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What herbicides still work?

A cheap herbicide quickly becomes very expensive if it is not effective.

Multiple resistance is beginning to show up in wild radish outside WA and testing is recommended if you plan to use certain herbicides again within the next three years.

Multiple resistance is beginning to show up in wild radish outside WA and testing is recommended if you plan to use certain herbicides again within the next three years.

Testing for herbicide resistance has played an important part in understanding how resistance occurs in field situations but now that researchers have a good understanding of the mechanisms involved it is becoming more important for growers to find out which herbicides are still effective in controlling target weeds.

John Broster, senior technical officer, Charles Sturt University (CSU) is recommending growers collect weed samples for ‘susceptibility testing’. Dr Broster heads up the herbicide resistance testing service at CSU and the data he has collected over the last 24 years has helped identify resistant populations of a wide variety of weeds across Australia.

“If a particular weed, say annual ryegrass, is present in reasonable numbers at harvest time, having survived in-crop treatment, say with a Group A (fop) or Group B herbicide, we can assume with some confidence that herbicide resistance is the reason for survival,” he says. “From a grower’s point of view then, it is not cost effective to test those plants to see if they are in fact resistant to Group A or Group B.”

“The big question is ‘what herbicides are those plants still susceptible to?’ and that is what we can help answer through susceptibility testing.”

Testing of suspected herbicide resistant ryegrass samples at CSU in 2014 suggest that if you think your ryegrass is resistant to Group A (fop) or Group B herbicides, it probably is and testing is not necessary. If you think it could be resistant to glyphosate, always have it tested. Annual ryegrass is almost always expected to be susceptible to atrazine, so only test if you think your weeds could be resistant. For all other herbicides it is worth testing if you are suspicious of herbicide resistant or cross-resistance.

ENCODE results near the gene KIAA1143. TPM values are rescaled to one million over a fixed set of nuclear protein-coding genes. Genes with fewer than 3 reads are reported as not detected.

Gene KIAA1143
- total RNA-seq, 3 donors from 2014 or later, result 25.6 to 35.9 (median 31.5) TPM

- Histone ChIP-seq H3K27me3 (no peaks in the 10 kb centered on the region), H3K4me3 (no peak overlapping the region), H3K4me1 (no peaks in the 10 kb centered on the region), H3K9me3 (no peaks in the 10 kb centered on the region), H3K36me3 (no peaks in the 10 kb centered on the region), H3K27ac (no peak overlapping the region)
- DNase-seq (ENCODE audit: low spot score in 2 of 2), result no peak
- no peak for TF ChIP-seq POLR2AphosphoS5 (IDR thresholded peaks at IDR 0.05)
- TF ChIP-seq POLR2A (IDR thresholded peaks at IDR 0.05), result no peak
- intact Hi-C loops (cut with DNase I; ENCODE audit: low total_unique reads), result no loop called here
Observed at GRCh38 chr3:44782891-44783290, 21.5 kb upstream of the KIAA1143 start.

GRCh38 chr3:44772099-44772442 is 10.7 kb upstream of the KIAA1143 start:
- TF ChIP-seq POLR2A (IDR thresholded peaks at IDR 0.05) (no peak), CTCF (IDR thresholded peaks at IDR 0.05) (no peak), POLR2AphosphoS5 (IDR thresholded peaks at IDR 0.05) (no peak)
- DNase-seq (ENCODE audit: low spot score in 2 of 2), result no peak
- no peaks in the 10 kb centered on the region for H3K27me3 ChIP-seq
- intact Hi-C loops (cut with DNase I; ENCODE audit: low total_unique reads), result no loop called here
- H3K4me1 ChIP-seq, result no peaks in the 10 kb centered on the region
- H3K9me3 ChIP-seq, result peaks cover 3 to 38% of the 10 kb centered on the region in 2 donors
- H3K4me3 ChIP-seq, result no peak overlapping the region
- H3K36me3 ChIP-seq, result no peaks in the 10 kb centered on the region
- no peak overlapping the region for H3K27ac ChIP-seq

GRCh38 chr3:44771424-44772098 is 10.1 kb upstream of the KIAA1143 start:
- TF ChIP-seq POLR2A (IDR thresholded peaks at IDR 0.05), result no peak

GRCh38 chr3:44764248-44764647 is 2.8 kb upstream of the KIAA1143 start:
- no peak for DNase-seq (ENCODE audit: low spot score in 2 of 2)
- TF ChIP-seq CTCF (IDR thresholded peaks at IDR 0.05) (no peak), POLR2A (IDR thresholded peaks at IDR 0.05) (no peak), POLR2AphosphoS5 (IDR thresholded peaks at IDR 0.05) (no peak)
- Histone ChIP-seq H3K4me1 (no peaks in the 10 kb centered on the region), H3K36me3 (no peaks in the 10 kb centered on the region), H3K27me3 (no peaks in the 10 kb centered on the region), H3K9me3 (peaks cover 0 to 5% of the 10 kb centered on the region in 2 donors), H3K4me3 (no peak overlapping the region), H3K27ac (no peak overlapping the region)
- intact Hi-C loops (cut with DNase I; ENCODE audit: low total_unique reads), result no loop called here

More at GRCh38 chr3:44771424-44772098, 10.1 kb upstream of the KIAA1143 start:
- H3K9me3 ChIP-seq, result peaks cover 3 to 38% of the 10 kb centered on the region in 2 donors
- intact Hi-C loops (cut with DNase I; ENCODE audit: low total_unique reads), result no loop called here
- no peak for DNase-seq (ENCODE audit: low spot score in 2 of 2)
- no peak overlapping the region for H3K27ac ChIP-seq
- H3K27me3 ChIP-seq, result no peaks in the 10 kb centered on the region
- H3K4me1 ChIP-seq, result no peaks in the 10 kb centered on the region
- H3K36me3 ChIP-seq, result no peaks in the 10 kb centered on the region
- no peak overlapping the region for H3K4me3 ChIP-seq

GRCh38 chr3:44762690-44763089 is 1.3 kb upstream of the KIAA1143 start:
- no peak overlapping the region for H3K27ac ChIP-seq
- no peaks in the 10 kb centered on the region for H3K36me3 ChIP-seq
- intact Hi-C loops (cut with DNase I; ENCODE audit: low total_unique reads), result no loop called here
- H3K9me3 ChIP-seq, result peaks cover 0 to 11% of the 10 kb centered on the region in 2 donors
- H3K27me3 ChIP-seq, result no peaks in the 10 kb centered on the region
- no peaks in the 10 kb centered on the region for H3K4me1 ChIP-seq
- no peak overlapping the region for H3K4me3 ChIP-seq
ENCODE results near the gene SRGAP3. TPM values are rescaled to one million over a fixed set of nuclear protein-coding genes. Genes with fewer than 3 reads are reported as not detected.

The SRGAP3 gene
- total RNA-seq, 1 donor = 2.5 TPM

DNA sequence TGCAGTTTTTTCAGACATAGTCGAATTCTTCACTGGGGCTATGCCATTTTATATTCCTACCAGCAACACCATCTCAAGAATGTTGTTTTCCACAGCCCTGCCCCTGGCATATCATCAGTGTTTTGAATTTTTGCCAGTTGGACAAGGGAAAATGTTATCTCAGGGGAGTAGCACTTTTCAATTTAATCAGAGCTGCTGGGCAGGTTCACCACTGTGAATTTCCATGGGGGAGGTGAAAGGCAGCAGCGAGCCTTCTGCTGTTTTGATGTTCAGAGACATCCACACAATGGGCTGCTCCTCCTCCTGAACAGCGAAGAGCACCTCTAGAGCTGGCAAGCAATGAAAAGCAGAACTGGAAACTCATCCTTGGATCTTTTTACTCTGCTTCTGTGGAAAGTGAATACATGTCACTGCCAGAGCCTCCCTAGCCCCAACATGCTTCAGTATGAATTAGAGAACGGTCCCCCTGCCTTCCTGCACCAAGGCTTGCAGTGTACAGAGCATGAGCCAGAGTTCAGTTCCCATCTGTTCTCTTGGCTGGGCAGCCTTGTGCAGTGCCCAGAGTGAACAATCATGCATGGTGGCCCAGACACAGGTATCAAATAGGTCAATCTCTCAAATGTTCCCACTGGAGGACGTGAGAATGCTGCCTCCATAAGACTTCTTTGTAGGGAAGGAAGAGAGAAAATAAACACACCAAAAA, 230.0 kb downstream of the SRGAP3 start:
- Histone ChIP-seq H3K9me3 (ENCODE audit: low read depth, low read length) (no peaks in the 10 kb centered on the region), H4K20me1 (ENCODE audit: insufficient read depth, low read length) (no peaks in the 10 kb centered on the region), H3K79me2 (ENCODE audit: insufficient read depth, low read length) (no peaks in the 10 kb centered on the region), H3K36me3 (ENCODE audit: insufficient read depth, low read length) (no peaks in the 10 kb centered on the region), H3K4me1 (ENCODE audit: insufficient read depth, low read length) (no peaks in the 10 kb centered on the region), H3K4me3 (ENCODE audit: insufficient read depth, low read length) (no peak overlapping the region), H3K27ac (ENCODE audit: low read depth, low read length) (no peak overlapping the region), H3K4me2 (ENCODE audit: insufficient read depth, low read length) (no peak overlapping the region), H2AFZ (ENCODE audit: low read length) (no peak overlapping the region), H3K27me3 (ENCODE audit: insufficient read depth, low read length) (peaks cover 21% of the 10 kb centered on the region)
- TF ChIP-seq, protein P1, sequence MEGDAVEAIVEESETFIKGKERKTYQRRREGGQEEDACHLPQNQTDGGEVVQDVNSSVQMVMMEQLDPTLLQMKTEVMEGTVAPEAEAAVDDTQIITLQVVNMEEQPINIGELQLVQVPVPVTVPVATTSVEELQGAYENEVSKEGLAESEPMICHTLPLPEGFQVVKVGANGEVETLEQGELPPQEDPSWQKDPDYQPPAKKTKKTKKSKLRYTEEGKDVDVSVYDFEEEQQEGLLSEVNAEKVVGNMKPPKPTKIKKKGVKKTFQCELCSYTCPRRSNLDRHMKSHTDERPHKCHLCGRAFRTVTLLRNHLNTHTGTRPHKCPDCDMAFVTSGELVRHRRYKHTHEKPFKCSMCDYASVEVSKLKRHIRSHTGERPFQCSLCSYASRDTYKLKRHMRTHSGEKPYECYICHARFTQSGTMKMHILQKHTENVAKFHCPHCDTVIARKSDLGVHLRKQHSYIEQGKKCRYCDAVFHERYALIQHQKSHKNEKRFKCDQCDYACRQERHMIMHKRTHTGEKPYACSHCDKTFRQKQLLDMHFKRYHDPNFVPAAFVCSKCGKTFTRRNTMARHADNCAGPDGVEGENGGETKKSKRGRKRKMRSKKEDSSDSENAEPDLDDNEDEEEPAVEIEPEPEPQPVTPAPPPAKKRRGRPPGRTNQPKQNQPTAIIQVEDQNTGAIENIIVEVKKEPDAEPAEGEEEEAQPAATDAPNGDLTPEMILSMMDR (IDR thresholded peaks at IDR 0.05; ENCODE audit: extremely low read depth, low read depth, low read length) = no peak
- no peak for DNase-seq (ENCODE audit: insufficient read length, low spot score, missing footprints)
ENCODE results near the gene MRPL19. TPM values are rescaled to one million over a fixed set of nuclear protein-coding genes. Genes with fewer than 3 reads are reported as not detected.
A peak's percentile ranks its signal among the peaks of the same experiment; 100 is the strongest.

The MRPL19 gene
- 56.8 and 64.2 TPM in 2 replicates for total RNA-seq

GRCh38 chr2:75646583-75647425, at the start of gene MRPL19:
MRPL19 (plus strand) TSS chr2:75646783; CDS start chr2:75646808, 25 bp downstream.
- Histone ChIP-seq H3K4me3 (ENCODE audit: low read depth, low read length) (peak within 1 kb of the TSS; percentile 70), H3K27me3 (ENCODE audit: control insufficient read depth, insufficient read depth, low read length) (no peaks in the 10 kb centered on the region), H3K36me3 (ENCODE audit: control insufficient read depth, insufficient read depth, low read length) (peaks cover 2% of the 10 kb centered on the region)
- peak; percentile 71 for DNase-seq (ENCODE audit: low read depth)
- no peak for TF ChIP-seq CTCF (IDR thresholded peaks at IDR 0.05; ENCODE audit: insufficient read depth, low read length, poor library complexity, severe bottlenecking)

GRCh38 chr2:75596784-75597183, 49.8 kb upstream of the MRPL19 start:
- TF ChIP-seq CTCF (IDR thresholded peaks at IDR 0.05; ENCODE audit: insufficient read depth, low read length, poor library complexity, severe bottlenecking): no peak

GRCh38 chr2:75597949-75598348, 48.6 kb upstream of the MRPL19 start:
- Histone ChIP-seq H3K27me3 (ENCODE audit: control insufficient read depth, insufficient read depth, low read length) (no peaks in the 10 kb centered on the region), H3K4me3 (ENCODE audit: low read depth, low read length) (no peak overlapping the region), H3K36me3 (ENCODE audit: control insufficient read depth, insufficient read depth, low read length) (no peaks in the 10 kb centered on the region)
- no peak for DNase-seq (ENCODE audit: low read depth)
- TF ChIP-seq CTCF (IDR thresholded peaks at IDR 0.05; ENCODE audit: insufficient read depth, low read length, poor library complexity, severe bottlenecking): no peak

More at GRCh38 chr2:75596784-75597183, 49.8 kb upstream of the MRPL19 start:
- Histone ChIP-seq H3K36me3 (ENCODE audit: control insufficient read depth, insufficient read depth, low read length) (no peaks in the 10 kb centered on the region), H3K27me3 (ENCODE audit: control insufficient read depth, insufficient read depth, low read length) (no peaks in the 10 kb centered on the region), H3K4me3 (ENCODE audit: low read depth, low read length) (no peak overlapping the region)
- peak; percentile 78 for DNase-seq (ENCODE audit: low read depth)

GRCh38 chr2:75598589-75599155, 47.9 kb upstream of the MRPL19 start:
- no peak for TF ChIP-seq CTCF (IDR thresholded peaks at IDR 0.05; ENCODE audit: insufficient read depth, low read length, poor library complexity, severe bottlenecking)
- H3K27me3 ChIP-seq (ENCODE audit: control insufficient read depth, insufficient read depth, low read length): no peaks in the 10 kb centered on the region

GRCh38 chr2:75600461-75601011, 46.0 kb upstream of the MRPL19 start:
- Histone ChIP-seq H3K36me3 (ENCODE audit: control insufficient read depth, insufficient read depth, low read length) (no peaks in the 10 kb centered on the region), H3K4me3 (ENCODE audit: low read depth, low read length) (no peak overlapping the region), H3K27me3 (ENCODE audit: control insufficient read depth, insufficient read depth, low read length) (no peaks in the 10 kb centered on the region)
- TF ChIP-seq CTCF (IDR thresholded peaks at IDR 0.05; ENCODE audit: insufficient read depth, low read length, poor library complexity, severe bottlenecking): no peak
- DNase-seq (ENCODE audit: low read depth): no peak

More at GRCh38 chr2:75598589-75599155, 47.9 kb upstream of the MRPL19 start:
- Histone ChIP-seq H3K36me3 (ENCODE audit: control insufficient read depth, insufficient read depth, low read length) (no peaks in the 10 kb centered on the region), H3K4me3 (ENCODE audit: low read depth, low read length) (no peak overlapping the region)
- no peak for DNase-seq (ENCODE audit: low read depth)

Although annual ryegrass has a reputation for its resistance to important herbicide groups there are herbicides that are still effective options for annual ryegrass control. These include trifluralin, glyphosate, atrazine, propyzamide, Boxer Gold, paraquat, Sakura and Avadex.

Having several options still available is good news for growers and it is essential that these herbicide options are protected and incorporated into a diverse weed control plan that includes non-herbicide options.

Table 1. Low levels of herbicide resistance in annual ryegrass to a range of herbicides tested in 2014.

Herbicide

Herbicide group No of samples in 2014 % of samples resistance

Trifluralin

D 452 3

Glyphosate

M 403

4

Atrazine

C 375

1

Propyzamide

D 278

0

Boxer Gold

E, K 75

0

Paraquat

L 65

0

Sakura

K 17

0

Avadex J 4

0

For wild radish the story is similar. There are high levels of resistance to Group B (e.g. Glean, Logran), especially in Western Australia, so testing for resistance is generally not warranted, although in other states it may still be worthwhile. Resistance to Group C (e.g. atrazine), Group F (e.g. diflufenican) and Group I (e.g. 2,4-D ester 680) is beginning to show up and testing is recommended if you plan to use these herbicides again within the next three years. Similarly with glyphosate, testing is recommended if you suspect resistance. To date there is no resistance to pyrasulfatole (e.g. Velocity, Precept) in Australia, so only test if you are suspicious. For all other herbicides it is worth testing for cross resistance, particularly for herbicides you plan to use over the next few years.